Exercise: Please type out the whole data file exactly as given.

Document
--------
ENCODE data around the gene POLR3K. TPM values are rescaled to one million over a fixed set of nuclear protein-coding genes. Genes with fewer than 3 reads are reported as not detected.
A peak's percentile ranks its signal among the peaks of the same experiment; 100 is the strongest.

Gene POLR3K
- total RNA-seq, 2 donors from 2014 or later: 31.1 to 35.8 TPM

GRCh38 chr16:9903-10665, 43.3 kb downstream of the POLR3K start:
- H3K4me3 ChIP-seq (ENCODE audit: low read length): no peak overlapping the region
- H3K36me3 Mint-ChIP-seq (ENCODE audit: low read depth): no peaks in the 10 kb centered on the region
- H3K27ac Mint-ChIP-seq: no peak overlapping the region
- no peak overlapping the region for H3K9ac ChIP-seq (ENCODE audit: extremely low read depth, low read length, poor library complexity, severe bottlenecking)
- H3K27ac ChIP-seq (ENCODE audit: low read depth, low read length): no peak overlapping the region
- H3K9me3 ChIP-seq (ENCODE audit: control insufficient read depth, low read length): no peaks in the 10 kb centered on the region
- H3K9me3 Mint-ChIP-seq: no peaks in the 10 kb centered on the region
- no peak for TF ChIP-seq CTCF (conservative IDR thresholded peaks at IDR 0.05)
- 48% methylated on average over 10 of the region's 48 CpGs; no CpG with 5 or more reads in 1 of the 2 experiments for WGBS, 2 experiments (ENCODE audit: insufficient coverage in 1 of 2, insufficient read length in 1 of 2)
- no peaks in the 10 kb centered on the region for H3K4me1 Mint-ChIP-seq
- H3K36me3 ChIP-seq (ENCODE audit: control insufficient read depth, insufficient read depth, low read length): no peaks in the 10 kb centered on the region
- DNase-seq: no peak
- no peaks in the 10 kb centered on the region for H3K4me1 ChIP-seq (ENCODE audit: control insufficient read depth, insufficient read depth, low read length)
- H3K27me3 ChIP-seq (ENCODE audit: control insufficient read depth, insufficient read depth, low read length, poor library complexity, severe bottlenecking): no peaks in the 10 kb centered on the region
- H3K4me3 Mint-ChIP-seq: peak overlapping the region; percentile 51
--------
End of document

ENCODE data around the gene POLR3K. TPM values are rescaled to one million over a fixed set of nuclear protein-coding genes. Genes with fewer than 3 reads are reported as not detected.
A peak's percentile ranks its signal among the peaks of the same experiment; 100 is the strongest.

Gene POLR3K
- total RNA-seq, 2 donors from 2014 or later: 31.1 to 35.8 TPM

GRCh38 chr16:9903-10665, 43.3 kb downstream of the POLR3K start:
- H3K4me3 ChIP-seq (ENCODE audit: low read length): no peak overlapping the region
- H3K36me3 Mint-ChIP-seq (ENCODE audit: low read depth): no peaks in the 10 kb centered on the region
- H3K27ac Mint-ChIP-seq: no peak overlapping the region
- no peak overlapping the region for H3K9ac ChIP-seq (ENCODE audit: extremely low read depth, low read length, poor library complexity, severe bottlenecking)
- H3K27ac ChIP-seq (ENCODE audit: low read depth, low read length): no peak overlapping the region
- H3K9me3 ChIP-seq (ENCODE audit: control insufficient read depth, low read length): no peaks in the 10 kb centered on the region
- H3K9me3 Mint-ChIP-seq: no peaks in the 10 kb centered on the region
- no peak for TF ChIP-seq CTCF (conservative IDR thresholded peaks at IDR 0.05)
- 48% methylated on average over 10 of the region's 48 CpGs; no CpG with 5 or more reads in 1 of the 2 experiments for WGBS, 2 experiments (ENCODE audit: insufficient coverage in 1 of 2, insufficient read length in 1 of 2)
- no peaks in the 10 kb centered on the region for H3K4me1 Mint-ChIP-seq
- H3K36me3 ChIP-seq (ENCODE audit: control insufficient read depth, insufficient read depth, low read length): no peaks in the 10 kb centered on the region
- DNase-seq: no peak
- no peaks in the 10 kb centered on the region for H3K4me1 ChIP-seq (ENCODE audit: control insufficient read depth, insufficient read depth, low read length)
- H3K27me3 ChIP-seq (ENCODE audit: control insufficient read depth, insufficient read depth, low read length, poor library complexity, severe bottlenecking): no peaks in the 10 kb centered on the region
- H3K4me3 Mint-ChIP-seq: peak overlapping the region; percentile 51